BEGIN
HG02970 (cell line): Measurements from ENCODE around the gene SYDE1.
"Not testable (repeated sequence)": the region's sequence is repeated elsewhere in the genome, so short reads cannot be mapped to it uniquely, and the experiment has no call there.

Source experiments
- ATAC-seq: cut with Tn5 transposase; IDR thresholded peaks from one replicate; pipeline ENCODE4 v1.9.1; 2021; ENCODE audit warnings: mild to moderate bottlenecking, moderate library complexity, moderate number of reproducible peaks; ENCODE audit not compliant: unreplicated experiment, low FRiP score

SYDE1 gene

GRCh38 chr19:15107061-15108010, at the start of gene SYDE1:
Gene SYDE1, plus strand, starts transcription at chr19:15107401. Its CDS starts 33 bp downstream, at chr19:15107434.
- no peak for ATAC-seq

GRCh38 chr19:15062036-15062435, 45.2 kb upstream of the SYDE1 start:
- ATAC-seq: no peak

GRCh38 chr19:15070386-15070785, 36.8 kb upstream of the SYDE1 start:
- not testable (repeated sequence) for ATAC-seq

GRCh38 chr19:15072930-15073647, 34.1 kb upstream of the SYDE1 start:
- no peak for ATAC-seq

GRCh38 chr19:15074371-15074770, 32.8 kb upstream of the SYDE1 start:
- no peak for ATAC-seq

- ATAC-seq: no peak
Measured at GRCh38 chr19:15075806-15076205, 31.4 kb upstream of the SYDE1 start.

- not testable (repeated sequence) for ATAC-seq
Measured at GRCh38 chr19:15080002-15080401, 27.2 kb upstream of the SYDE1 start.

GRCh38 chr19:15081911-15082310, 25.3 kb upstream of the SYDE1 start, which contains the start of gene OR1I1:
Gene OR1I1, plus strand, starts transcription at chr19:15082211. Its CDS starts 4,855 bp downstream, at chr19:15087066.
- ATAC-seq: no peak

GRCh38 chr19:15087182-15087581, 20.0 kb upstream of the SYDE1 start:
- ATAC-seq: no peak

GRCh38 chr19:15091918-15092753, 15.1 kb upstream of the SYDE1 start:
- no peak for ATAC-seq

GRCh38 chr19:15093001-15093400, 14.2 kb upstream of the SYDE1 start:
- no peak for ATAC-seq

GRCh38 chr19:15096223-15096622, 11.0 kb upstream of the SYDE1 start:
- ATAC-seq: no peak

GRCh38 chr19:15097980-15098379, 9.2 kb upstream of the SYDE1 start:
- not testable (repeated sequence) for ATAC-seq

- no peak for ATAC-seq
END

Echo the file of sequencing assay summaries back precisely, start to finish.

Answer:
HG02970 (cell line): Measurements from ENCODE around the gene SYDE1.
"Not testable (repeated sequence)": the region's sequence is repeated elsewhere in the genome, so short reads cannot be mapped to it uniquely, and the experiment has no call there.

Source experiments
- ATAC-seq: cut with Tn5 transposase; IDR thresholded peaks from one replicate; pipeline ENCODE4 v1.9.1; 2021; ENCODE audit warnings: mild to moderate bottlenecking, moderate library complexity, moderate number of reproducible peaks; ENCODE audit not compliant: unreplicated experiment, low FRiP score

SYDE1 gene

GRCh38 chr19:15107061-15108010, at the start of gene SYDE1:
Gene SYDE1, plus strand, starts transcription at chr19:15107401. Its CDS starts 33 bp downstream, at chr19:15107434.
- no peak for ATAC-seq

GRCh38 chr19:15062036-15062435, 45.2 kb upstream of the SYDE1 start:
- ATAC-seq: no peak

GRCh38 chr19:15070386-15070785, 36.8 kb upstream of the SYDE1 start:
- not testable (repeated sequence) for ATAC-seq

GRCh38 chr19:15072930-15073647, 34.1 kb upstream of the SYDE1 start:
- no peak for ATAC-seq

GRCh38 chr19:15074371-15074770, 32.8 kb upstream of the SYDE1 start:
- no peak for ATAC-seq

- ATAC-seq: no peak
Measured at GRCh38 chr19:15075806-15076205, 31.4 kb upstream of the SYDE1 start.

- not testable (repeated sequence) for ATAC-seq
Measured at GRCh38 chr19:15080002-15080401, 27.2 kb upstream of the SYDE1 start.

GRCh38 chr19:15081911-15082310, 25.3 kb upstream of the SYDE1 start, which contains the start of gene OR1I1:
Gene OR1I1, plus strand, starts transcription at chr19:15082211. Its CDS starts 4,855 bp downstream, at chr19:15087066.
- ATAC-seq: no peak

GRCh38 chr19:15087182-15087581, 20.0 kb upstream of the SYDE1 start:
- ATAC-seq: no peak

GRCh38 chr19:15091918-15092753, 15.1 kb upstream of the SYDE1 start:
- no peak for ATAC-seq

GRCh38 chr19:15093001-15093400, 14.2 kb upstream of the SYDE1 start:
- no peak for ATAC-seq

GRCh38 chr19:15096223-15096622, 11.0 kb upstream of the SYDE1 start:
- ATAC-seq: no peak

GRCh38 chr19:15097980-15098379, 9.2 kb upstream of the SYDE1 start:
- not testable (repeated sequence) for ATAC-seq

- no peak for ATAC-seq